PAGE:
|| Checking for direct PDF access through Ovid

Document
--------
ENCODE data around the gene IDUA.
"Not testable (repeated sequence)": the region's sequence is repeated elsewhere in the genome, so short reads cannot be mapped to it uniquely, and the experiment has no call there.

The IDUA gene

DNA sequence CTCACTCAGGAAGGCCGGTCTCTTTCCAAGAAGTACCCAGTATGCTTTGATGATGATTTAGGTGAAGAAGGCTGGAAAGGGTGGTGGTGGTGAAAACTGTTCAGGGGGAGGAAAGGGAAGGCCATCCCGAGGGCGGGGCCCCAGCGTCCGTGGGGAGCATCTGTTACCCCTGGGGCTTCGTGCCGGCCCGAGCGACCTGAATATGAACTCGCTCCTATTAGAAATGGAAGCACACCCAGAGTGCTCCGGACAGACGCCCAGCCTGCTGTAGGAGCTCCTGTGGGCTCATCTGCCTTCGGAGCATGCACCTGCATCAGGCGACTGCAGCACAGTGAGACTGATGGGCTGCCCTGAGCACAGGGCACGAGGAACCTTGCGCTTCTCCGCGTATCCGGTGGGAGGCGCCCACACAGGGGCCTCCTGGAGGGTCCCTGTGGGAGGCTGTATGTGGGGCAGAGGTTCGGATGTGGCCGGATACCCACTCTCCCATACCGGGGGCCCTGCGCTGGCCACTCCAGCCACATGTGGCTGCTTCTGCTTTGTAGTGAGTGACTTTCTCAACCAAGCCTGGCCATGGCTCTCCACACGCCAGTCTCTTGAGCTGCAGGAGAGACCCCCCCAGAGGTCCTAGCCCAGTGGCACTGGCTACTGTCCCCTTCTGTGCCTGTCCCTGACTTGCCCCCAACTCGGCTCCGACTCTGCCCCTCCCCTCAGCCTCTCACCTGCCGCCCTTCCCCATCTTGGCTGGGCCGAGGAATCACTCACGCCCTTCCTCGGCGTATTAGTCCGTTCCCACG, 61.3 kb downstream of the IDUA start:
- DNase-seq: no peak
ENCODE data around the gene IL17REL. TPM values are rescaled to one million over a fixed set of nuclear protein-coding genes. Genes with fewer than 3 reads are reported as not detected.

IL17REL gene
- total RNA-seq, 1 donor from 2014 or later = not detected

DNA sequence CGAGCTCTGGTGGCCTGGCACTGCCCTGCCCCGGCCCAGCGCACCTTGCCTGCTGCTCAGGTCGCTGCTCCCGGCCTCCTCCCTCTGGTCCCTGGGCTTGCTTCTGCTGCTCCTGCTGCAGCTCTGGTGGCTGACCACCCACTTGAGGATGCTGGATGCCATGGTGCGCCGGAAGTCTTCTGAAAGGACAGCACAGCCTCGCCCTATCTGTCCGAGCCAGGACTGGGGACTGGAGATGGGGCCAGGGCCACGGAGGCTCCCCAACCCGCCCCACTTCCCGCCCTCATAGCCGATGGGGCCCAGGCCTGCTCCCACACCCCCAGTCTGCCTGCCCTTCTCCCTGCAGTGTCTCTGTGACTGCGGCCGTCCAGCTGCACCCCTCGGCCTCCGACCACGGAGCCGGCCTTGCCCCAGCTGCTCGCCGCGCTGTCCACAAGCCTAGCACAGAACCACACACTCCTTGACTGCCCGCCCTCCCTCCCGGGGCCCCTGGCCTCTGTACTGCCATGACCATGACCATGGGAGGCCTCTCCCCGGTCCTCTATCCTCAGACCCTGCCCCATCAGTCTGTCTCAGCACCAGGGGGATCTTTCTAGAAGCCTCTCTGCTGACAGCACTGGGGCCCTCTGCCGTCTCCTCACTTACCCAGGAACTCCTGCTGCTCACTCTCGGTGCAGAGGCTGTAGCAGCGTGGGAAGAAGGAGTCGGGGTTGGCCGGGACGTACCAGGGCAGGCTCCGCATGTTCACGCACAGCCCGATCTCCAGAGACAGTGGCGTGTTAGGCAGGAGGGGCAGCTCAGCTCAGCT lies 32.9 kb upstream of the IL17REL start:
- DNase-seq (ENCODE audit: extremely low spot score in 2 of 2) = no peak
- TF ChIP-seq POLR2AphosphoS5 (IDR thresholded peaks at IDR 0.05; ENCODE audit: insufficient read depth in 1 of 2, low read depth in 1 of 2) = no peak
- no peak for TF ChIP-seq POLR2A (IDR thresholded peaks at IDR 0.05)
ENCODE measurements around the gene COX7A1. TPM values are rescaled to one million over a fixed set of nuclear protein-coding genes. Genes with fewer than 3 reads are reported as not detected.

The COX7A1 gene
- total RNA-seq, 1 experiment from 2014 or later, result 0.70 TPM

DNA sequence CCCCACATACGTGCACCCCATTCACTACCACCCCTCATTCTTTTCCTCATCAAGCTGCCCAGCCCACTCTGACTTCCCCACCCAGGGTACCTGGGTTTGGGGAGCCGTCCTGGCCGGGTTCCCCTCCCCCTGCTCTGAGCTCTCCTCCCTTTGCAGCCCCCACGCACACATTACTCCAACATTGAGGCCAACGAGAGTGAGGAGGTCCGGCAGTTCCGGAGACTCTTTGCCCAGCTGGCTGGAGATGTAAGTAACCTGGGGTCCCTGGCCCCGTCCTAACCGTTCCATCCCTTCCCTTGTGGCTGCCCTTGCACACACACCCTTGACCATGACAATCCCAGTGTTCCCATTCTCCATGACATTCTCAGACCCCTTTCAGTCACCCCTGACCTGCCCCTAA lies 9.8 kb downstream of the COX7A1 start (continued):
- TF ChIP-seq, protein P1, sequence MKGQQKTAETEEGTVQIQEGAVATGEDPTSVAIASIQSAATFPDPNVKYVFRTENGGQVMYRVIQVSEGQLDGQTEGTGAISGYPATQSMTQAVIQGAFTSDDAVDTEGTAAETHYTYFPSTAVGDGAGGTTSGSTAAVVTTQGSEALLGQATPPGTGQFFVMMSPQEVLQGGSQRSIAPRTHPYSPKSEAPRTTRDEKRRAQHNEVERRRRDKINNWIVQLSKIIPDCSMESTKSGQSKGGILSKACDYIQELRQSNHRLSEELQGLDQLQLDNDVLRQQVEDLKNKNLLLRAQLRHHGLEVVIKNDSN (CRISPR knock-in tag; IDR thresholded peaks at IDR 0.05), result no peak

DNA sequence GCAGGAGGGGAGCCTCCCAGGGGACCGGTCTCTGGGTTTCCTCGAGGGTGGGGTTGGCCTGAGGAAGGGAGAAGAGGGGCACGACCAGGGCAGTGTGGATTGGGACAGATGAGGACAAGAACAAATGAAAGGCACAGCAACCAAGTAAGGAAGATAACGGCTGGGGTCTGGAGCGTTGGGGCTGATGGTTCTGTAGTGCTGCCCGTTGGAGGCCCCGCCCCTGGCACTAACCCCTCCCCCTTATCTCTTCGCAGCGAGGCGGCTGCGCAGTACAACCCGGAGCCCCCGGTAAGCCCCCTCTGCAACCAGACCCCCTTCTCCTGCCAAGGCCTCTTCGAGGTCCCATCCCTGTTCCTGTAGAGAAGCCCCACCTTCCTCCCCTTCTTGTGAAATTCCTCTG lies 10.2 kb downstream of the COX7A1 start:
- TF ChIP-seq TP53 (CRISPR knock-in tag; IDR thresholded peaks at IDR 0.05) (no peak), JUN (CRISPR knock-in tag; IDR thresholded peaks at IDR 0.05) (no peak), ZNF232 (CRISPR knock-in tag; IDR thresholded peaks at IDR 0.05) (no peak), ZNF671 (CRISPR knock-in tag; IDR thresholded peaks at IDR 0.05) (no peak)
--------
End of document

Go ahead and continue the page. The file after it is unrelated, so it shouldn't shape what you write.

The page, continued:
To assess the safety of a polyethylene glycol (PEG) 4000 laxative without additional salts in pediatric patients.This was a 3-month multicenter, randomized, double-blind, double-dummy, lactulose-controlled, parallel study enrolling 96 ambulatory constipated children aged 6 months to 3 years, treated daily with 4-8 g PEG or 3.33 g-6.66 g lactulose. Total protein, albumin, iron, electrolytes, and vitamins B9 (folates), A and D (25OHD3) were measured in blood before and after treatment (day 84) in a central laboratory.The percentage of children with at least one value out of normal range at day 84 with respect to baseline status (with or without at least one value out of normal range), i.e. the primary endpoint, was 87% and 90% in the PEG and lactulose groups, respectively, without any difference between groups. The whole blood parameters showed no qualitative or quantitative treatment-related changes. Vitamin A values were above normal range in 56% and 41% of children at baseline versus 33% and 36% at day 84 in the PEG and lactulose groups, respectively. Iron values were similarly under normal range in 47% and 51% at baseline versus 42% and 51% at day 84. Clinical tolerance was similar for both treatments except for vomiting and flatulence, which were significantly higher with lactulose. Significantly higher improvements were evidenced with PEG regarding stool consistency, appetite, fecaloma and use of additional laxatives.This 3-month study in 96 constipated children aged 6 months to 3 years confirms the long-term tolerance of PEG 4000 in pediatrics and indicates a PEG efficacy similar to or greater than that of lactulose.